November the 12th, 2020 – The ongoing coronavirus pandemic has sent shockwaves throughout the world, affecting imports and exports as well as the upkeep of medical supplies for various countries. In 2020, Croatia imports a significantly more costly amount of medicine when compared to last year.
As Marina Klepo/Novac writes, most export sectors have reduced their sales of goods since the beginning of this year owing to the dire situation, but some of them still managed to increase their product placement. In addition to mining and quarrying, which jumped sharply due to the relocation of oil refining to Hungary, the coronavirus crisis was also stimulating for the export of agricultural products.
According to the CBS, the export of agricultural products rose by 16.9 percent in the first eight months of 2020, from 3.24 to 3.79 billion kuna. When looking at things sector by sector, the export of food and live animals/livestock increased by 8.6 percent and reached 8.3 billion kuna. Exports within the food industry fell by almost 10 percent in 2020’s first eight months, but several industries still managed to slightly exceed last year’s results: the production of paper (5.9 percent), electrical equipment (2.5 percent), computers and electronic and optical products (2 percent), as well as food production (0.7 percent).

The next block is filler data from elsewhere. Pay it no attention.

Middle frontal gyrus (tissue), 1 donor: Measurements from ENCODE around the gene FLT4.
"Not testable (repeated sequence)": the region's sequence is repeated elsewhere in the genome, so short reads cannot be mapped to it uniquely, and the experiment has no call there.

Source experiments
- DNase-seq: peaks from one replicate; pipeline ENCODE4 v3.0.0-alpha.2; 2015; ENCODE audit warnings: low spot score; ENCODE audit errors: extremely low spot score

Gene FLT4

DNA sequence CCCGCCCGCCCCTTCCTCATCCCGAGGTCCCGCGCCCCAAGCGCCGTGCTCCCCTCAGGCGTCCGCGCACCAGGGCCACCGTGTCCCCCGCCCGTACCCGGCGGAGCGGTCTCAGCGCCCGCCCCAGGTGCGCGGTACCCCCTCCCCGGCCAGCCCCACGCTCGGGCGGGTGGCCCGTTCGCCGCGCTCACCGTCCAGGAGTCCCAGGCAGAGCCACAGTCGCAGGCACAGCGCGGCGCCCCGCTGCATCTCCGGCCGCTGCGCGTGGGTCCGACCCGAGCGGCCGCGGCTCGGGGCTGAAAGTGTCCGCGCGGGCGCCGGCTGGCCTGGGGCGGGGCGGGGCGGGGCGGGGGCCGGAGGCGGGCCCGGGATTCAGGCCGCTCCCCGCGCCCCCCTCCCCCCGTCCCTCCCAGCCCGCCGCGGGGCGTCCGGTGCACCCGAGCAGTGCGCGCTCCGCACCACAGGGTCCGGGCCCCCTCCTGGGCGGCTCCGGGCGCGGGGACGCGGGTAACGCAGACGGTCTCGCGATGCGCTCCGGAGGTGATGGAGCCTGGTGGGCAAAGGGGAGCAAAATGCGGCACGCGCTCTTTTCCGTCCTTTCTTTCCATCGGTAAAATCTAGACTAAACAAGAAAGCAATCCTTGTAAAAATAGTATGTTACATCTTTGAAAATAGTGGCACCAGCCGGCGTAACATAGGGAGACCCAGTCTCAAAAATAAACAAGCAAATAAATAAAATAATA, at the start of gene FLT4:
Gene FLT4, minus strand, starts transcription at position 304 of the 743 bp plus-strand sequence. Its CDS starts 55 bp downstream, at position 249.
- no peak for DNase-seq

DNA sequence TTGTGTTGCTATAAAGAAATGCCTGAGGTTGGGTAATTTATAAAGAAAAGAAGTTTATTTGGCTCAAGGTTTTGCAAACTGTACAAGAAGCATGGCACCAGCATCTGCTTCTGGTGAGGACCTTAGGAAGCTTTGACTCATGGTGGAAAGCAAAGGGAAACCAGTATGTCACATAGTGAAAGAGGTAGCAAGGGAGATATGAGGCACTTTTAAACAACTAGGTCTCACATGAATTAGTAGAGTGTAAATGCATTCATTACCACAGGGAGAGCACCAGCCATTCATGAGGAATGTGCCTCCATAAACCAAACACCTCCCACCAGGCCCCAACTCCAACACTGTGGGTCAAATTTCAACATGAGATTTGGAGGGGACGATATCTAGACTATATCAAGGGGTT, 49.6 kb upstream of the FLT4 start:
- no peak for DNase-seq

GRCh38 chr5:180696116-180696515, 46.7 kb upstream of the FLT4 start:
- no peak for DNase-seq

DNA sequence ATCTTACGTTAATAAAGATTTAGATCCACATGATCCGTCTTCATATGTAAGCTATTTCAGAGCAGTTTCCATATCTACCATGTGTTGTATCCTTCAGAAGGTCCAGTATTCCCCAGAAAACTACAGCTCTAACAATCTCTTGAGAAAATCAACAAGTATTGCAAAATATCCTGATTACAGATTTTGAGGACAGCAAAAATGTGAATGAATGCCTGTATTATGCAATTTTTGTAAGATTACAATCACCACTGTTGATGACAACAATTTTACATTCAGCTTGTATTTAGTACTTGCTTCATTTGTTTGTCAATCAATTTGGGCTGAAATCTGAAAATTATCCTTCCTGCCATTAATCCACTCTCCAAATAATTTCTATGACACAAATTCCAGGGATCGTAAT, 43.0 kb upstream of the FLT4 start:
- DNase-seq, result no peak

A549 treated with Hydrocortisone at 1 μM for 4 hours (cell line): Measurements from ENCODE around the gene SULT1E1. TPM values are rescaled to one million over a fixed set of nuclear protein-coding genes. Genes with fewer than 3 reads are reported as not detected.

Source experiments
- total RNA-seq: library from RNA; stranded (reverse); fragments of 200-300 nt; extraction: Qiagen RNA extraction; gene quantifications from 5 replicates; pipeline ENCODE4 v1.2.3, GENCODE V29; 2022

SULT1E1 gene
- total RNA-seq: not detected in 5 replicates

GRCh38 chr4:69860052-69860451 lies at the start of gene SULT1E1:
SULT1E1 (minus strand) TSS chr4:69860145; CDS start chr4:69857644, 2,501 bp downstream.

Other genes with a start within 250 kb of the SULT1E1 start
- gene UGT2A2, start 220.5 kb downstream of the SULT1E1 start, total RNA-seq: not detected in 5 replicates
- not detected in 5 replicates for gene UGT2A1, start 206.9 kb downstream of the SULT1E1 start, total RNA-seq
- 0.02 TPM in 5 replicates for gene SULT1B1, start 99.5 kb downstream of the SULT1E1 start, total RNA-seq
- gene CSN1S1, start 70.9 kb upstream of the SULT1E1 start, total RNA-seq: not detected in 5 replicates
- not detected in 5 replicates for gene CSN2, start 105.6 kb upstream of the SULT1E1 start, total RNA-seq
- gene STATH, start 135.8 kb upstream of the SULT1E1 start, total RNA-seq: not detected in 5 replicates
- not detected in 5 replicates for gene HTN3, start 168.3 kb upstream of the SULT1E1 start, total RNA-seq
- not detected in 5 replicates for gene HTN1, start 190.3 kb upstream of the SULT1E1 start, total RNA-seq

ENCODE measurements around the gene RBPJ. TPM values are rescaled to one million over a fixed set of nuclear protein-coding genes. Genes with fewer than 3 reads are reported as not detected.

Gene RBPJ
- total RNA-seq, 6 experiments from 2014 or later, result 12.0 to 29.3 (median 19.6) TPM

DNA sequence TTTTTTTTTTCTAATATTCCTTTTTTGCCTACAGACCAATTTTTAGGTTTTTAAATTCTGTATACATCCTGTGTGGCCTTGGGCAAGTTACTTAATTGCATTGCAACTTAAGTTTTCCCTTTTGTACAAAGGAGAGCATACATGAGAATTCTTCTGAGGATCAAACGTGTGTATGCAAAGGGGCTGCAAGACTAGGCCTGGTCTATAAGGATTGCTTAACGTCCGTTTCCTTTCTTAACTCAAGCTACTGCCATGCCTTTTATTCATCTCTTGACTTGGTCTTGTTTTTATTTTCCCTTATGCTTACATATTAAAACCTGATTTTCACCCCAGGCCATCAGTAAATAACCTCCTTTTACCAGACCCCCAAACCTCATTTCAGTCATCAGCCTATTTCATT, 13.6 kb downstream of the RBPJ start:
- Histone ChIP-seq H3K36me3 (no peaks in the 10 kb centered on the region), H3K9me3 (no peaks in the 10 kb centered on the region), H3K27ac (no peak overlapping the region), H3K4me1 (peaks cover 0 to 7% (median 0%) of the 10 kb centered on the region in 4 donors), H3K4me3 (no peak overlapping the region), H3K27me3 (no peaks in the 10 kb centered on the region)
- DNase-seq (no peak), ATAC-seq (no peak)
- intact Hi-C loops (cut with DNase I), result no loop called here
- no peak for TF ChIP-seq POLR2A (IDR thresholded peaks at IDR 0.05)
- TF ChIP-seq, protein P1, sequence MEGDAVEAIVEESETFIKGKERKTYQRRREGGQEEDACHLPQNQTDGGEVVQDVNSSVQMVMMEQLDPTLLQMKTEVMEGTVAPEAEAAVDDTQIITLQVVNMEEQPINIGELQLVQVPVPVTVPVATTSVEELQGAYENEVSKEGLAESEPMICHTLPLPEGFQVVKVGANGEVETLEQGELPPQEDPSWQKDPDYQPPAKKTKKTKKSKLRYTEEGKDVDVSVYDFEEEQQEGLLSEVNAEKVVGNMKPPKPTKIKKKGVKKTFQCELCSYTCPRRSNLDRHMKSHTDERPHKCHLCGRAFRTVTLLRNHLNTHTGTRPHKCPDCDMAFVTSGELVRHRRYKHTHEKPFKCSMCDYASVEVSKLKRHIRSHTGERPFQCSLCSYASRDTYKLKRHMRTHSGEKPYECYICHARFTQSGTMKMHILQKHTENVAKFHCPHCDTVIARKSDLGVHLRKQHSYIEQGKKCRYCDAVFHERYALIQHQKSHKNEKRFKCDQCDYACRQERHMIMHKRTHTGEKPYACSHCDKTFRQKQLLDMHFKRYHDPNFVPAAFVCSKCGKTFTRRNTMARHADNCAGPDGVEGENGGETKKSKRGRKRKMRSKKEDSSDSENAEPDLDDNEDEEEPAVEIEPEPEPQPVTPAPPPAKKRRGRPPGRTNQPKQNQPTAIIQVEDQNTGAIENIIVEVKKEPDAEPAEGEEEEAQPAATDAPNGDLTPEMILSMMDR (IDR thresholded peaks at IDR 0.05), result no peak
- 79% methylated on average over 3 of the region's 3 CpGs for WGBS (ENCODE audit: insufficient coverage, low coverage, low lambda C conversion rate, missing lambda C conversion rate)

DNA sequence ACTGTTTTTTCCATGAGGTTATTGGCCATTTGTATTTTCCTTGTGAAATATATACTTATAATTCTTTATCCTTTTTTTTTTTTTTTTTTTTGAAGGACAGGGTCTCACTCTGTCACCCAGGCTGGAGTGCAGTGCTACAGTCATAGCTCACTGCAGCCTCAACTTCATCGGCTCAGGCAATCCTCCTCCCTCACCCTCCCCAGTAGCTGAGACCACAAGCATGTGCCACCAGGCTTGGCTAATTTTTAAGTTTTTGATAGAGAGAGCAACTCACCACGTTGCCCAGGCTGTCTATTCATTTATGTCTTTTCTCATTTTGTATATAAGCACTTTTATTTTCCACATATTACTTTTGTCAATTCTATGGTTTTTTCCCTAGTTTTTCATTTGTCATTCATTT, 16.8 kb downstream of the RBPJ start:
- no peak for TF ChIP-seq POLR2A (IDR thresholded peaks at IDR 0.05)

When it comes to imports, the only activity that has significantly increased activity is, quite naturally, pharmaceuticals, which isn’t surprising when looking at the unprecedented situation dominated by the pandemic that we continue to find ourselves knee-deep in. This sector did well, and Croatia imports rose by as much as 25.9 percent, reaching a staggering 1.8 billion kuna. At the same time, exports from the Croatian pharmaceutical industry fell 7 percent.
Finally, total exports in 2020’s maiden eight months amounted to 69.6 billion kuna, equal to 6.3 percent less than in the same period last year, and imports fell by 10.8 percent, down to 111.5 billion kuna. It is noticeable that trade in August decreased significantly when compared to the previous two months, and exports and imports returned to the unimpressive levels seen during the lockdown period back in April and May.
However, due to a larger drop in imports than exports, and the CBS data for the first nine months of 2020, the foreign trade deficit has significantly decreased by about 18 percent. Thus, the coverage of imports by exports has also improved; it reached 63.5 percent, from 59.9 percent in the same period last year.